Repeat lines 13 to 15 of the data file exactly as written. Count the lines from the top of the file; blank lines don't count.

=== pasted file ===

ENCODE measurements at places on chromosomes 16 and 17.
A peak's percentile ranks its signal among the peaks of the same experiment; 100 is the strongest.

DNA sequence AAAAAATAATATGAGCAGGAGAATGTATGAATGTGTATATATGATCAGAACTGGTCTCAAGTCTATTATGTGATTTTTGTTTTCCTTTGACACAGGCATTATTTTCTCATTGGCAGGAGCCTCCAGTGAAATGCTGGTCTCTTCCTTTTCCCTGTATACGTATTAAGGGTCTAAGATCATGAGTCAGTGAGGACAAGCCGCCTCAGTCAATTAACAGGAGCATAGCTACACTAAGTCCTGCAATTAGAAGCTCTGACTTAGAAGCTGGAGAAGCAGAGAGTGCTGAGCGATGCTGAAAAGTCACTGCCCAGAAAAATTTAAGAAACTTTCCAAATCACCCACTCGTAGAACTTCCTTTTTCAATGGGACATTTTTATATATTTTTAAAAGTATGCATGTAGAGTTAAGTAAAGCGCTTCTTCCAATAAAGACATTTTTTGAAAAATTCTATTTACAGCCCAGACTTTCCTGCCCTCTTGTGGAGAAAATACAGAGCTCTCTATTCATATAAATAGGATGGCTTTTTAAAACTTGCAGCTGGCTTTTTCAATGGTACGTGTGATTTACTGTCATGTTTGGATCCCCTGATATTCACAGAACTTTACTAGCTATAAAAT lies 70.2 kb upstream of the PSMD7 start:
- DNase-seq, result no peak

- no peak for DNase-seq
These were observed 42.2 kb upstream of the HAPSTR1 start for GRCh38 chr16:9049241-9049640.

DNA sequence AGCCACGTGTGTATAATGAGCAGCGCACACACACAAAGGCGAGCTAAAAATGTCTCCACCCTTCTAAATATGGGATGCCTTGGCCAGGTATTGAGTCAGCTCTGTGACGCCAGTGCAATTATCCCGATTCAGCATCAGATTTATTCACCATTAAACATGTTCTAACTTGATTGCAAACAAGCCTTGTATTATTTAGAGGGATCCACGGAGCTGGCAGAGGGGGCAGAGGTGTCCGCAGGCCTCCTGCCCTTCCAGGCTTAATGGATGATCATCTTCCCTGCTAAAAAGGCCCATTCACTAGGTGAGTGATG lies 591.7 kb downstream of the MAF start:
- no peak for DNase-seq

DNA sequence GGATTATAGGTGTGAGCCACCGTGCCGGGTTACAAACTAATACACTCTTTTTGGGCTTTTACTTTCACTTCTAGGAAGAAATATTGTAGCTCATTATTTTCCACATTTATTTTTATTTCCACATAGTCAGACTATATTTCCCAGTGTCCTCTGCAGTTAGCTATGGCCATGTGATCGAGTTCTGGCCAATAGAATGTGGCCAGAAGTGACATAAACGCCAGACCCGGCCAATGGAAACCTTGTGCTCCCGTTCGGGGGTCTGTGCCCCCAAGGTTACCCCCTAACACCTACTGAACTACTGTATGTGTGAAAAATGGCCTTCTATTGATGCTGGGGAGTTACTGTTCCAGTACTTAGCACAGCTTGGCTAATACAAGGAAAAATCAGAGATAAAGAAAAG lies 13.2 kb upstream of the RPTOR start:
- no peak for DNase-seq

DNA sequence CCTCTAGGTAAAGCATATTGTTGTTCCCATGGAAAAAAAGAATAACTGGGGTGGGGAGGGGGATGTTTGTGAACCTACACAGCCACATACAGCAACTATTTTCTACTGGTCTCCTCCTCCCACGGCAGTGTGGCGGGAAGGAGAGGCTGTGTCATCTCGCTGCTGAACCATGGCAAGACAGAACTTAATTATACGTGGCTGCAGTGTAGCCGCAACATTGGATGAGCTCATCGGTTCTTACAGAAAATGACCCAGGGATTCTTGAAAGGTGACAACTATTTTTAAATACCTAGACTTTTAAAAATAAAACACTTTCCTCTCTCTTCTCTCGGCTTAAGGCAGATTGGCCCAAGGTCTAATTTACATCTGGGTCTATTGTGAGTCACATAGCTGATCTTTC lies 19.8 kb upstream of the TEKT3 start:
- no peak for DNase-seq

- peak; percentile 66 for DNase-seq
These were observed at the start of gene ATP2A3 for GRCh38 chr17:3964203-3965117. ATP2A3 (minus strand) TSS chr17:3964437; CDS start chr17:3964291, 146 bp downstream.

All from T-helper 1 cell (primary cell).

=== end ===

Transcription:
- peak; percentile 66 for DNase-seq
These were observed at the start of gene ATP2A3 for GRCh38 chr17:3964203-3965117. ATP2A3 (minus strand) TSS chr17:3964437; CDS start chr17:3964291, 146 bp downstream.

All from T-helper 1 cell (primary cell).